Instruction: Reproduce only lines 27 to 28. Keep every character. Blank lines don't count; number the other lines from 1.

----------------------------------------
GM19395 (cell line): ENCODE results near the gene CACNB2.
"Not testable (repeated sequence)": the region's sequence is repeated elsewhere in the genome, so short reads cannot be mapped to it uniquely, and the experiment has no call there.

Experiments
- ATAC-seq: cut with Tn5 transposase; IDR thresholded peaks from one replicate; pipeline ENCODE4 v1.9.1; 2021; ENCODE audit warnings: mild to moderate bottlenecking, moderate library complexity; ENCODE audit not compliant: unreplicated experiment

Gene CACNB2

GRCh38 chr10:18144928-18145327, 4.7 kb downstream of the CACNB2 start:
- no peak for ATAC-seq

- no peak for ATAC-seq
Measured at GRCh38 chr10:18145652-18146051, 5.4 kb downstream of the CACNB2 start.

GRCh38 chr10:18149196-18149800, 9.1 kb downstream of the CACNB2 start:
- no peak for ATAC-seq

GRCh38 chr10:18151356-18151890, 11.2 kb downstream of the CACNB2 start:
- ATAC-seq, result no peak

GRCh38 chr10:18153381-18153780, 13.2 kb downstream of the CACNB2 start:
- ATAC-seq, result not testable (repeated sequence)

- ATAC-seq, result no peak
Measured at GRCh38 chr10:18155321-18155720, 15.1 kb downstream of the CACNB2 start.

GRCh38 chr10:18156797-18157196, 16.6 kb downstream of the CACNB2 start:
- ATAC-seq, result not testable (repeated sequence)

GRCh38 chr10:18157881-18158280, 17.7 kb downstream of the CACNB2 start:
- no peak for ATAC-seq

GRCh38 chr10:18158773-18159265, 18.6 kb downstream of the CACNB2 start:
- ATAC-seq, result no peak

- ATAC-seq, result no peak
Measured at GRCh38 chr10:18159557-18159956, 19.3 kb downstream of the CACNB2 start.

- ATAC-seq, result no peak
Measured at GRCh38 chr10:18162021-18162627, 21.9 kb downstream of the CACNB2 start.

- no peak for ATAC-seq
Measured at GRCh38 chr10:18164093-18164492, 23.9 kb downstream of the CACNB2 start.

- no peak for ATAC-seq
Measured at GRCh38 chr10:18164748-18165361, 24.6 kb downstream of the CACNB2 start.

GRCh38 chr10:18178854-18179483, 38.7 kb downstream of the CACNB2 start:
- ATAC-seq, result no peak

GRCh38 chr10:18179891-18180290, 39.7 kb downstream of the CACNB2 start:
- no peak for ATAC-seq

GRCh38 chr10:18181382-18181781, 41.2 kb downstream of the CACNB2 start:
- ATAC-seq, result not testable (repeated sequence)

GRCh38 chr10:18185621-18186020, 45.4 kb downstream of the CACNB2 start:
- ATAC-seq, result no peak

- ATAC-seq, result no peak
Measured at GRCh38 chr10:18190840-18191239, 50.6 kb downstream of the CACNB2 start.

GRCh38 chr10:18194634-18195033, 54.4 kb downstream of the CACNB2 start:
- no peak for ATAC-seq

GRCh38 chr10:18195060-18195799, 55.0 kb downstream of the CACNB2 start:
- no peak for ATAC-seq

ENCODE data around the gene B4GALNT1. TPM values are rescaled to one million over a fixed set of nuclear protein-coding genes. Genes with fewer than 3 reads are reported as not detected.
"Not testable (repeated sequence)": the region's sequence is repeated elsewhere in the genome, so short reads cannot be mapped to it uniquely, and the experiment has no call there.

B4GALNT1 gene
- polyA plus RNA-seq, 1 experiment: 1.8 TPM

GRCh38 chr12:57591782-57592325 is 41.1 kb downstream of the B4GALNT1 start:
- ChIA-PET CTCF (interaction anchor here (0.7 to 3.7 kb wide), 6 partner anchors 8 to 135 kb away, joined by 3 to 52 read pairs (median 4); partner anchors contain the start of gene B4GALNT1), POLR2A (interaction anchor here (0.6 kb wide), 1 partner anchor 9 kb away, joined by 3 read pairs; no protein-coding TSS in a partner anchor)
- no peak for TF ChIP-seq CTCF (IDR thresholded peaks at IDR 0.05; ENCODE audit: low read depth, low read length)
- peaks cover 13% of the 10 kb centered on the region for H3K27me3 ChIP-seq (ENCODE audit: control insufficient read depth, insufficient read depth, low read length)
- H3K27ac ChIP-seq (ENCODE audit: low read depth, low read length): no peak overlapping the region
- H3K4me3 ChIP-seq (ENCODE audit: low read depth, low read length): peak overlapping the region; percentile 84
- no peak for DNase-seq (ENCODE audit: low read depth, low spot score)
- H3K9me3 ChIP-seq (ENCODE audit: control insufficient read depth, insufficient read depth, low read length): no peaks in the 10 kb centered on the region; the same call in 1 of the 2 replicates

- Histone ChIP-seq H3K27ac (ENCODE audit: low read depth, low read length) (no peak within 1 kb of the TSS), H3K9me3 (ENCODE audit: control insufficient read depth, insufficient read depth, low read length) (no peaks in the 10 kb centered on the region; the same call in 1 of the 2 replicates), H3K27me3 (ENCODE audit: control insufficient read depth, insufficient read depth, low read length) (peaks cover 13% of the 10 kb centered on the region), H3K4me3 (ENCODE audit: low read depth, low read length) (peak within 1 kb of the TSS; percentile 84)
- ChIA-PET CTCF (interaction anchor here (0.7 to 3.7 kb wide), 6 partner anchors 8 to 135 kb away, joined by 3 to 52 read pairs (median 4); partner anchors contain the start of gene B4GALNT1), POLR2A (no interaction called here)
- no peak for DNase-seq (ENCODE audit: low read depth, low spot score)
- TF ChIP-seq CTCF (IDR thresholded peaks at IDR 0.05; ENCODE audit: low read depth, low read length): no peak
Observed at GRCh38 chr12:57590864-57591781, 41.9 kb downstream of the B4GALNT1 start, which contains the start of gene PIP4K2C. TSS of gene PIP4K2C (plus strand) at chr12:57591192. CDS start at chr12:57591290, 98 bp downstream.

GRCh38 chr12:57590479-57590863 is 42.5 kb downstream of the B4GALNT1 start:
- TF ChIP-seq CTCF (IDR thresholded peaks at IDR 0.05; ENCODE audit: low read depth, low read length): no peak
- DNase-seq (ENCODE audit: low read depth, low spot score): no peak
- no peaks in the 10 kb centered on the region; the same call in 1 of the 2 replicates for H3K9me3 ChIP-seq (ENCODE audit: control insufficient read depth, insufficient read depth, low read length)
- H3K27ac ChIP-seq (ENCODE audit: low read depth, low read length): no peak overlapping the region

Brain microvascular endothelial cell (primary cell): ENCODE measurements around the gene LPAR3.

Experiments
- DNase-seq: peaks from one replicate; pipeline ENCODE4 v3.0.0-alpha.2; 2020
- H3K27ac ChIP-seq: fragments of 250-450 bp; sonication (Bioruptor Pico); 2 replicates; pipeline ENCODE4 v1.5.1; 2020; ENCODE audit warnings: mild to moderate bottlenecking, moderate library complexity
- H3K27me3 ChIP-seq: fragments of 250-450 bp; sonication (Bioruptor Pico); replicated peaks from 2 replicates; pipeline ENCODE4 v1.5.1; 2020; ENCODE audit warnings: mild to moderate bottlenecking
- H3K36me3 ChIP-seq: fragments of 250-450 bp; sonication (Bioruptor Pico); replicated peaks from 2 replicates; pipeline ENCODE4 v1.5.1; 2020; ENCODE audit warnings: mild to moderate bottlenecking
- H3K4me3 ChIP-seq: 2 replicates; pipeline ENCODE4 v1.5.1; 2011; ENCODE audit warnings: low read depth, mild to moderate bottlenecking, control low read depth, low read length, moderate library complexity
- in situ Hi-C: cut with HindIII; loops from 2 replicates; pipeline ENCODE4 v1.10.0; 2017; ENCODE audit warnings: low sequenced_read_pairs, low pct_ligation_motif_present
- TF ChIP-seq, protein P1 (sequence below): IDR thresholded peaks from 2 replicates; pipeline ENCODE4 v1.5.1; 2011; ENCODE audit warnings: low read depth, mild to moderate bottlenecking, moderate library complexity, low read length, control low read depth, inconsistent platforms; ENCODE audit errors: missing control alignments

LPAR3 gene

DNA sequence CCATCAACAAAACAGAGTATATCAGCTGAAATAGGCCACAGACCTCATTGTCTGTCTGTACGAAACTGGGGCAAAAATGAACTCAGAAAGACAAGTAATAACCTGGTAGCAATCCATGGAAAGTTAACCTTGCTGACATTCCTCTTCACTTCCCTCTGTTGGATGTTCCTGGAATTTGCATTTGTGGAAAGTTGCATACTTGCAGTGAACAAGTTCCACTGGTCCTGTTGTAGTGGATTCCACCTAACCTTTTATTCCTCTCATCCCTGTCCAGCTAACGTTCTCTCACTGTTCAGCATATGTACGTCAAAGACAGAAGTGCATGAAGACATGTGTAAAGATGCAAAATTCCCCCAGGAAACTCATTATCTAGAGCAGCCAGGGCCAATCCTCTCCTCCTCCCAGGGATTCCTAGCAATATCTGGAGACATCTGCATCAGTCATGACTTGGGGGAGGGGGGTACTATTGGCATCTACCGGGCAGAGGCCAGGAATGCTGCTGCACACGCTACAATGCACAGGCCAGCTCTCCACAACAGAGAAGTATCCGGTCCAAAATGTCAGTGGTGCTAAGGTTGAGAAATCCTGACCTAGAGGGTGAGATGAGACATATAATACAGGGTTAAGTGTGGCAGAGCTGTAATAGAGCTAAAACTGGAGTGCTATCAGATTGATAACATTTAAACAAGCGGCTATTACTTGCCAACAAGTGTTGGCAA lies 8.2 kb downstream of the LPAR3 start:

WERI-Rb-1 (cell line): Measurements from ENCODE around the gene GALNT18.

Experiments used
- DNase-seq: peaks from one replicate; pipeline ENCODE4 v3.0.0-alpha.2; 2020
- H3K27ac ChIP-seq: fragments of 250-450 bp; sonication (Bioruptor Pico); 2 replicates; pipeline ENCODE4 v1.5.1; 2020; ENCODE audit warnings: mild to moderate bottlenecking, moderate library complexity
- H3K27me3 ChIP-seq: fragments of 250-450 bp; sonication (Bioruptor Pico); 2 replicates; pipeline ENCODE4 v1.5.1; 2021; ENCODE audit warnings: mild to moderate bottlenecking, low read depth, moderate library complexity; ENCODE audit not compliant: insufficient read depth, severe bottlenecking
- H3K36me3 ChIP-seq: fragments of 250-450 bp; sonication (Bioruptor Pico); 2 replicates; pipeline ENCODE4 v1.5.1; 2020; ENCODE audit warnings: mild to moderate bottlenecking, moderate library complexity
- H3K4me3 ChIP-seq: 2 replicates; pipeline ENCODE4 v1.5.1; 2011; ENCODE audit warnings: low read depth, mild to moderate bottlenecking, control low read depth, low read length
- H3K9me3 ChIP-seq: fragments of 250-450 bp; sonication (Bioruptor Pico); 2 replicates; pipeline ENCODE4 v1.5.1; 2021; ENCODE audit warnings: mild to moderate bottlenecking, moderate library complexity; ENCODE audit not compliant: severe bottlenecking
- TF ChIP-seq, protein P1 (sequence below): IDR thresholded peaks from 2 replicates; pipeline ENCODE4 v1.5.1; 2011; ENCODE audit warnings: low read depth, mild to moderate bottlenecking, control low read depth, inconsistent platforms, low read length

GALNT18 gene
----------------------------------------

Measured at GRCh38 chr10:18162021-18162627, 21.9 kb downstream of the CACNB2 start.

- no peak for ATAC-seq